In the HTx group (n = 46), parametric estimate of overall survival was as follows: 61 % ± 7 % at 1 years; 44 % ± 8 % at 2 years; 26 % ± 8 % at 5 years. The overall median survival was 16 months (range 2–112 months). Among it, the median survival for the 6 patients FO was 15 months (range 5–93 months), which was not different from the median survival of 16 months (range 2–112 months) for the 40 patients FL (P = 0.768).

In the HTx group, the 30-day or hospital mortality after HTx was zero. Twenty-nine (63 %) patients [7, 8, 1214, 16, 1820, 2325] (including 5 FO) had died by the time of the report. The cause of death involved tumor local recurrences or distant metastases for 24 patients, unknown reason [16, 18] and heart failure unrelated with tumors [13] (1 FO) respectively for 2 patients, pneumonitis for 1 patient [14]. The remaining 17 (37 %) patients [5, 6, 811, 15, 17, 18, 21, 22, 26, 27] (including 1 FO)were still alive at the time of the report, the median follow-up time was 20 months (range 2–112 months). In the non-HTx group, all the 7 patients died of tumor progressions.

The median survival after HTx for AS(n = 14) was 9 months (range 2–33months), which was less than the 36 months (range 2–112months) for non-angiosarcoma PCS (n = 31) (P = 0.002) (Fig. 1). And it was not much different from the median survival of 8 months (range 2–27months) in the non-HTx group(n = 7) (P = 0.912) (Fig. 1).
Fig. 1
Fig. 1

Overall survival after HTx for AS compared with HTx for non-AS primary cardiac sarcoma and palliative therapy for AS. HTx heart transplantation, AS primary cardiac angiosarcoma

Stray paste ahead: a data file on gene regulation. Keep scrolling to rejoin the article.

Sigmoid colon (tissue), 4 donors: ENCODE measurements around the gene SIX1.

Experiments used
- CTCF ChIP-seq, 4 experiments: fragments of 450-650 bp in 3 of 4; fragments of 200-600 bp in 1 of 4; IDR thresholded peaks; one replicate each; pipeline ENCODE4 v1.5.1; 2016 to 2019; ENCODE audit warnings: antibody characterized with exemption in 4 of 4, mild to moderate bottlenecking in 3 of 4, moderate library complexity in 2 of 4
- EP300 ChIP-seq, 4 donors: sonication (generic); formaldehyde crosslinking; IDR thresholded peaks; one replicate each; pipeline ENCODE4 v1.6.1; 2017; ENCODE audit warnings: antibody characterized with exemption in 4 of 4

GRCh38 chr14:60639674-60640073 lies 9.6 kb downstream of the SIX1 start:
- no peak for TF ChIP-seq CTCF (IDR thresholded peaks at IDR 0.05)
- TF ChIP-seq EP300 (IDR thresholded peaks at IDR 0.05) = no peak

The mean survival of grade 2 PCS (n = 5) who received HTx was 85 months (range 18–112 months), which was much longer than the 18 months (range 2–43 months) for grade 3 PCS (n = 15) (P = 0.006) (Fig. 2).
Fig. 2
Fig. 2

Overall survival after HTx for grade 2 primary cardiac sarcoma compared with HTx for grade 3. HTx heart transplantation

In the HTx group, one patient with uncertain data [16] was excluded from the analysis, neoadjuvant and adjuvant chemotherapy presented in this study failed to display their survival difference after HTx. The influence of chemotherapy was analyzed separately on patients with histologic types other than AS and grade 3 tumors. No survival differences were found in these two groups as showed in the whole cohort (Table 3).
Table 3

Comparison of survivals in different groups who received heart transplantation for primary cardiac sarcoma with or without chemotherapy

Patients

Survival (mo) median (range), (cases)

Log-rank P value

Neoadjuvant chemotherapy

Yes

No

 

 All

15 (2–84), (n–18)

18 (2–112), (n = 27)

0.210

 Non-angiosarcoma

36 (5–84), (n = 8)

43 (2–112), (n = 22)

0.462

 Grade3

7 (5–37), (n = 6)

15 (2–43), (n = 9)

0.731

Adjuvent chemotherapy

Yes

No

 

 All

15 (5–36), (n = 11)

36 (2–112), (n = 34)

0.088

 Non-angiosarcoma

18 (18–36), (n = 2)

37 (2–112), (n = 28)

0.407

 Grade3

10 (5–18), (n = 5)

16 (2–43), (n = 10)

0.169

Values are presented as median (range)

Discussion